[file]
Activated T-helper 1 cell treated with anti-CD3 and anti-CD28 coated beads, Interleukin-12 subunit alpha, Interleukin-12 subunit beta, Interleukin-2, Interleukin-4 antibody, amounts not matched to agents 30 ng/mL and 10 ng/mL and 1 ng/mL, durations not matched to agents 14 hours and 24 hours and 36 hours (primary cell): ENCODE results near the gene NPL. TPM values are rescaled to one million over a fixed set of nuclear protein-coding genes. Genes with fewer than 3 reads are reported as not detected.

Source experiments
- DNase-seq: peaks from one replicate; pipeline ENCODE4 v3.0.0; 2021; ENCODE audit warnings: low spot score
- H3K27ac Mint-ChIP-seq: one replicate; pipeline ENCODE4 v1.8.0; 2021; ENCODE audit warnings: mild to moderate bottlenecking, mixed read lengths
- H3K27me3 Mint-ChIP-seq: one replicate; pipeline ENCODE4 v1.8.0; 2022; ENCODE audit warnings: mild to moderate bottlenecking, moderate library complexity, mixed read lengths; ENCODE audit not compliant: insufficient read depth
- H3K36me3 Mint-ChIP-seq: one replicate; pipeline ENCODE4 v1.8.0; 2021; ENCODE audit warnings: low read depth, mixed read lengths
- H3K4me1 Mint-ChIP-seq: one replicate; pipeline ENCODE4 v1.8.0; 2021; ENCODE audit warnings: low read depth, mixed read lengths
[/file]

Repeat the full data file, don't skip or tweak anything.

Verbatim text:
Activated T-helper 1 cell treated with anti-CD3 and anti-CD28 coated beads, Interleukin-12 subunit alpha, Interleukin-12 subunit beta, Interleukin-2, Interleukin-4 antibody, amounts not matched to agents 30 ng/mL and 10 ng/mL and 1 ng/mL, durations not matched to agents 14 hours and 24 hours and 36 hours (primary cell): ENCODE results near the gene NPL. TPM values are rescaled to one million over a fixed set of nuclear protein-coding genes. Genes with fewer than 3 reads are reported as not detected.

Source experiments
- DNase-seq: peaks from one replicate; pipeline ENCODE4 v3.0.0; 2021; ENCODE audit warnings: low spot score
- H3K27ac Mint-ChIP-seq: one replicate; pipeline ENCODE4 v1.8.0; 2021; ENCODE audit warnings: mild to moderate bottlenecking, mixed read lengths
- H3K27me3 Mint-ChIP-seq: one replicate; pipeline ENCODE4 v1.8.0; 2022; ENCODE audit warnings: mild to moderate bottlenecking, moderate library complexity, mixed read lengths; ENCODE audit not compliant: insufficient read depth
- H3K36me3 Mint-ChIP-seq: one replicate; pipeline ENCODE4 v1.8.0; 2021; ENCODE audit warnings: low read depth, mixed read lengths
- H3K4me1 Mint-ChIP-seq: one replicate; pipeline ENCODE4 v1.8.0; 2021; ENCODE audit warnings: low read depth, mixed read lengths